Hsuan Tsen

Lecturer
Full-Time Faculty
College of Arts and Sciences: Art and Design

Profile

Hsuan Tsen completed her dissertation, Spectacles of Modernity: the emergence of mass entertainment in American and Japan in Art History in 2011. During her graduate career she received the Centennial Teaching Award, and was awarded FLAS-Fellowships for Japanese Language Study at the Middlebury Language Schools and the Inter-University Center for Japanese Language Study in Yokohama and the Freeman Spogli Dissertation Grant in Japanese Studies in 2006-2007 and 2010-2011. She has served as a Post-Doctoral Fellow in the IHUM (Introduction to the Humanities) Program at Stanford and been a lecturer in the Department of Art and Art History at Santa Clara University where she taught courses on gardens and landscape art around the world and on Western Art. She is currently a lecturer in the Department of Visual Arts at the University of Dayton.

Faculty Perspective

I am most interested in the experience of modernity through the transnational circulation of popular visual culture and entertainments. My research gravitates towards the moments of encounter which take place in the interstices between the official and the vernacular, different cultures and different nations. I have always conducted my research with an eye towards the classroom and look forward to continuing to explore the encounters between East and West, art and popular culture, and the past and present with students in Department of Visual Arts at Dayton where I will be teaching classes on Western and Japanese art.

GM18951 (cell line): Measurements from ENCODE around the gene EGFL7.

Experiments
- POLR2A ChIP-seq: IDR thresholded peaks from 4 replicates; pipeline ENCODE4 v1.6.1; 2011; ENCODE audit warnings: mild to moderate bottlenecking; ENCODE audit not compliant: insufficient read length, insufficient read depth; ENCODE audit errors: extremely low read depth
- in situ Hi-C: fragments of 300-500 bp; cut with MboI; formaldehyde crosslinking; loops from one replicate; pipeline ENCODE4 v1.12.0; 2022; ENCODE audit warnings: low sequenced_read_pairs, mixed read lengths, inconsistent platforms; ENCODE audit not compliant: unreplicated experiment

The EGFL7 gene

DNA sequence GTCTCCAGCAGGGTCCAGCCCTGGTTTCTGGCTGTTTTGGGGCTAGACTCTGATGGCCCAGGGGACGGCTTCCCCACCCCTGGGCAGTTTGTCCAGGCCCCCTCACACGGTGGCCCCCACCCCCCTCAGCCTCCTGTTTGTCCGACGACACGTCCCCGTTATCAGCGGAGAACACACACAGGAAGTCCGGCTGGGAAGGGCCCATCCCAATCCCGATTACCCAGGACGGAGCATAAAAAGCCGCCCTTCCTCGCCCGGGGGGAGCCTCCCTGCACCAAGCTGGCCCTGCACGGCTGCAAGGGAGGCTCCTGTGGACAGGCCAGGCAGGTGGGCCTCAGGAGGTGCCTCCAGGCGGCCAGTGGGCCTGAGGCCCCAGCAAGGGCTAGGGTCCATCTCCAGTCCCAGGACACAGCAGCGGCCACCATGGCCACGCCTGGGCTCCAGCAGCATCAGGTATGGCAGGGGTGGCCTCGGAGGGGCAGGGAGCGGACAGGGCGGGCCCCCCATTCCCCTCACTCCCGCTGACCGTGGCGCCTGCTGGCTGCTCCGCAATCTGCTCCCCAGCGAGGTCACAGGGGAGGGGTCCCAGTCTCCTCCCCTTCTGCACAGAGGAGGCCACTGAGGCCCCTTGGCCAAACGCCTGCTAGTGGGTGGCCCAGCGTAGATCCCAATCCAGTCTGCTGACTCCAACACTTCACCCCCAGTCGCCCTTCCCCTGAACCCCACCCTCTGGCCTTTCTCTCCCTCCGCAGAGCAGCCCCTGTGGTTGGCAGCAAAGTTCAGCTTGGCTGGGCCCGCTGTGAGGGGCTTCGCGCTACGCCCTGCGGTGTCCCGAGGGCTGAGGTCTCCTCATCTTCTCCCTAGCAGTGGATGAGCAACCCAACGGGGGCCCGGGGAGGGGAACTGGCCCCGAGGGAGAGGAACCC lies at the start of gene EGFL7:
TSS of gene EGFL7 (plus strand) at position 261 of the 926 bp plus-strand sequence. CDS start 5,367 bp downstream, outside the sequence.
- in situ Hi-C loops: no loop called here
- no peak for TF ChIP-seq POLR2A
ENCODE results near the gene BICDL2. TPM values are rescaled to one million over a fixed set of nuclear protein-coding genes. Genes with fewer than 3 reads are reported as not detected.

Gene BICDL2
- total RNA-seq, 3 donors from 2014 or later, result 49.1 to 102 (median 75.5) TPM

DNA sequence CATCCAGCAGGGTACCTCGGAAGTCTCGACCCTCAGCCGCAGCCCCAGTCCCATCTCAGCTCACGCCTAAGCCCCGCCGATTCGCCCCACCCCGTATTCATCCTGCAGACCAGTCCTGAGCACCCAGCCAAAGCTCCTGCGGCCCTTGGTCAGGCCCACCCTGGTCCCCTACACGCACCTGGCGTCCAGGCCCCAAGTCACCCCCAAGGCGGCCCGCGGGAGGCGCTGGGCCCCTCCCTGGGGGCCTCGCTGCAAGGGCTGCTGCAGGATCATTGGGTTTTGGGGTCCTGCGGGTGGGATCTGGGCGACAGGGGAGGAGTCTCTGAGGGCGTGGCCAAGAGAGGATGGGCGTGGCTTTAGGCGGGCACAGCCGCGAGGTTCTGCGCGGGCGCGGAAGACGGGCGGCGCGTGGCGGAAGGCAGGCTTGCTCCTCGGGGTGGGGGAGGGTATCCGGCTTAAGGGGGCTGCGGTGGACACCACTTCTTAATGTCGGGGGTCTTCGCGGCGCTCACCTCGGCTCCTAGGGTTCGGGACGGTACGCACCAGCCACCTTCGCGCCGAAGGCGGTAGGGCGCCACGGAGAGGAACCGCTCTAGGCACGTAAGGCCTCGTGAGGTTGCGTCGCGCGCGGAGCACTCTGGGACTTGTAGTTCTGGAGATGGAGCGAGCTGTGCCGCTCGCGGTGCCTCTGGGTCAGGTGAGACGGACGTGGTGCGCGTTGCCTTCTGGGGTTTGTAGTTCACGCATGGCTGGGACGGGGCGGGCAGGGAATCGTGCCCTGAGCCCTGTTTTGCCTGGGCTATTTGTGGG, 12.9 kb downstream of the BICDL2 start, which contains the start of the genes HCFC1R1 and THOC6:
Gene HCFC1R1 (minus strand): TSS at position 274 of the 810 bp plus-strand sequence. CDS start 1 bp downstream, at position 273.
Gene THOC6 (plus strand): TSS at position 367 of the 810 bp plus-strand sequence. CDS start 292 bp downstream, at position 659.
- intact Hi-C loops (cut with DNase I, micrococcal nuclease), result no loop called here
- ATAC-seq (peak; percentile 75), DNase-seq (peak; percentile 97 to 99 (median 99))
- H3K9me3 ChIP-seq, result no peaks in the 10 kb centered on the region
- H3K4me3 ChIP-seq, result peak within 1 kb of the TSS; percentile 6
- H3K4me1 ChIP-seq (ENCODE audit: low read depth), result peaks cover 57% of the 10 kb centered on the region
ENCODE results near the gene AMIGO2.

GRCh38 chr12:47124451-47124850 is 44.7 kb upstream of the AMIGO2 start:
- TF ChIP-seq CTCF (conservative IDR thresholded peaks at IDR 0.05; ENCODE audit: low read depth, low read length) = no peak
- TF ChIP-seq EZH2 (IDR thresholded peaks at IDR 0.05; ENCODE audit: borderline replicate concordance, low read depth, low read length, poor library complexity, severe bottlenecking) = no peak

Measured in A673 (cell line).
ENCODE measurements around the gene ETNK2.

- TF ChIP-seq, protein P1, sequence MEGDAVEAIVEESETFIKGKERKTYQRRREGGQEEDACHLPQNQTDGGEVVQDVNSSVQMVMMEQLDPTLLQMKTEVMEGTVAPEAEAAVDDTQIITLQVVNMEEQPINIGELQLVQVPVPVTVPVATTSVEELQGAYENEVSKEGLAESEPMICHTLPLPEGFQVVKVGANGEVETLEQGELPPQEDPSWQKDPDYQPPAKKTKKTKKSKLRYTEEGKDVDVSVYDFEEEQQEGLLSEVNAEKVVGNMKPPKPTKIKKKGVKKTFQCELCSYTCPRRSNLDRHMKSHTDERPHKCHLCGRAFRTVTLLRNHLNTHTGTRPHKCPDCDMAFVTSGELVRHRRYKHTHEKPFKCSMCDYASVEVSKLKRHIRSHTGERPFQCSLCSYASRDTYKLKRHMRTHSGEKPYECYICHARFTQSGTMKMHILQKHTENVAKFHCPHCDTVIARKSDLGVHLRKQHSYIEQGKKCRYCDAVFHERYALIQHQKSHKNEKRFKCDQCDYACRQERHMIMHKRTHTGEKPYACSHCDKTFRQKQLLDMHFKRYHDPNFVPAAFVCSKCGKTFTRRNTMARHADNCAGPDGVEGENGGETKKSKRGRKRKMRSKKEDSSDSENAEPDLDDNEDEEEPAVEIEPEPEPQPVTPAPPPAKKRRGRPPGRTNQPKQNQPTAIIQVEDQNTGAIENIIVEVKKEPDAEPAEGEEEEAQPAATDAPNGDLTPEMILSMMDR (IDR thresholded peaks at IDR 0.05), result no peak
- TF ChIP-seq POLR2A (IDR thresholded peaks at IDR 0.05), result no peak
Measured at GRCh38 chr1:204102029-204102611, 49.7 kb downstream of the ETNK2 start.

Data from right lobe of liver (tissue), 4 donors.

Research Interests

  • Japanese and American Art History
  • Japanese and American Film Studies
  • World's Fairs
  • Panoramas
  • Modernity
  • Nationalism

Degree

Doctorate, Stanford University, 2011

Presentations, Performances & Exhibits

"Japanese Heroes on American Screens: American Films of the Russo-Japanese War" American Comparative Literature Association annual conference, The Yellow Peril, A Yellow Peril panel.

"Marketing Cultural Fantasy: Japan's Display at the Louisiana Purchase Exposition" College Art Association annual conference, Japonisme/Occidentalism panel, 2008.

"Spectacles of Way: The panorama as trick, document, and modern entertainment" Humanities Center Workshop, Constructing Space in Asia, Stanford University.